So, we practiced "whoa" means WHOA, and then walked back home. I had a JUMPY horse! We were probably feeding off of each other, we both were uptight after the incident, she'd jump at a rustly noise, I'd get tense.....and so on. But we made it home. I never did work up the nerve to have her trot much, but we made it back and even in the barn lot she was still jumpy. So I walked her around, and turned and flexed her until she was calm, then got off and headed back to the house.
I'm not injured, at all. Maybe a little embarrassed to tell the story...but I figure it happens to everyone eventually if you ride long enough. I will say that those corn stalks were mighty hard on me....and I am pretty sure I have chunks embedded in my skin to prove it. My right thumb STINGS where the thumbnail was bent backwards, and the rest of my hand where I foolishly tried to hold my horse. And it wasn't really too much fun to ride home with dirt sandwiched between my butt and my breeches.....but no serious harm done. I'm glad I DID ride home instead of lead her in.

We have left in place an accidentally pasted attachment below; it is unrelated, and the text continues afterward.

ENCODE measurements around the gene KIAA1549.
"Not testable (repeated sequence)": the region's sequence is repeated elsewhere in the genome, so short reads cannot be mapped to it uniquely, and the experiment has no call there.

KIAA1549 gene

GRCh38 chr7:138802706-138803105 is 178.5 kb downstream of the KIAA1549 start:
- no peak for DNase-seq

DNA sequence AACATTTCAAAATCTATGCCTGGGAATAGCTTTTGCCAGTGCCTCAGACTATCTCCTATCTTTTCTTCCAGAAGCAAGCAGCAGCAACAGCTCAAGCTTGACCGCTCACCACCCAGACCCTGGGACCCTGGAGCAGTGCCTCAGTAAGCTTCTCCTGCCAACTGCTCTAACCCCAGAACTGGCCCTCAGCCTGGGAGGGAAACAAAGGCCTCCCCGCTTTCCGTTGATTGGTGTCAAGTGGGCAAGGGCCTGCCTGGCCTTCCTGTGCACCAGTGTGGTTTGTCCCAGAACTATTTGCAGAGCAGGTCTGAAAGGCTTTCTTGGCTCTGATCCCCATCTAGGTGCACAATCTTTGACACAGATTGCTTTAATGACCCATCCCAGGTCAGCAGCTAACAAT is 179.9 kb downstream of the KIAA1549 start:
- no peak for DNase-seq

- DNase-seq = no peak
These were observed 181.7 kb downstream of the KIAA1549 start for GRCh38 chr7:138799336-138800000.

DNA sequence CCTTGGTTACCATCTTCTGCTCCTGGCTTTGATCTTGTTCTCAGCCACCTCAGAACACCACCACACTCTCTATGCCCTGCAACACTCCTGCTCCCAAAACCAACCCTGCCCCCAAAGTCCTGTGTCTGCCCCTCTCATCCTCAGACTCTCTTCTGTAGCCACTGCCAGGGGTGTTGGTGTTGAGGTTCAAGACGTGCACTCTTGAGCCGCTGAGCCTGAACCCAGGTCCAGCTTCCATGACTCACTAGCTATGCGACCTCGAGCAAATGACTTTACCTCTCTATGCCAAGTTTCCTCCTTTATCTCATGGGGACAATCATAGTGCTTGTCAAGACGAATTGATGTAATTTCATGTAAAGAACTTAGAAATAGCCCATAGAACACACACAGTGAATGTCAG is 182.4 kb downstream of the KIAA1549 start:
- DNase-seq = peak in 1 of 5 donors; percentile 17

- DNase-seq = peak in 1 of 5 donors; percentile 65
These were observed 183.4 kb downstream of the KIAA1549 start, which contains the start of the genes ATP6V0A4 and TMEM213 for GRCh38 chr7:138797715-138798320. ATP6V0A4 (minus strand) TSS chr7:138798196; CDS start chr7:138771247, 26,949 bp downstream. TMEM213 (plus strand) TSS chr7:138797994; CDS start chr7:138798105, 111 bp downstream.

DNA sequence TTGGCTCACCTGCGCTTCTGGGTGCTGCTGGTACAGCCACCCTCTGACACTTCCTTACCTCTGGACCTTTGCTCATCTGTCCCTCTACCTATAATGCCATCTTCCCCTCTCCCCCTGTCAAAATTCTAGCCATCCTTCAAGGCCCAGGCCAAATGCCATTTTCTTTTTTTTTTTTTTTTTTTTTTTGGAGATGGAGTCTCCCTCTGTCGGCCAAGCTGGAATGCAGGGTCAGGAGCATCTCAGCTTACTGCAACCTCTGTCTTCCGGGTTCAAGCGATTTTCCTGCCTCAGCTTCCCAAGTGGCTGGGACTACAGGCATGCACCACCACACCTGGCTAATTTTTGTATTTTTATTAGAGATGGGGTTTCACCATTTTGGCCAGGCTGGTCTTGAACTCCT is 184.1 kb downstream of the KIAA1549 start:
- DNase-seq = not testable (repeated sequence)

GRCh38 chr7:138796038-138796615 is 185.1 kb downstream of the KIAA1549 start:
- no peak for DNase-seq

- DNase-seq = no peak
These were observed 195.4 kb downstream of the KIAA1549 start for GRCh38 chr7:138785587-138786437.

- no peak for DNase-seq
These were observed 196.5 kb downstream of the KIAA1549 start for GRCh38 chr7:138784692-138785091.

The thing of it is.....I'd have had a totally different story for you all had the fall not occurred. It was a GREAT ride (other than that one little blip that ruined the last portion...). I had awaken early to get a daylight ride start. Saddled up in the dark. Had a nice route planned out. Took her across territory she'd NEVER seen before, she braved things that she really, really was unsure about, and until that point I'd have said this was a really really good ride that was a good partnership building thing. Maybe it still was, I just hope that this one fall wasn't enough to shatter my confidence enough to make her lose her confidence in me.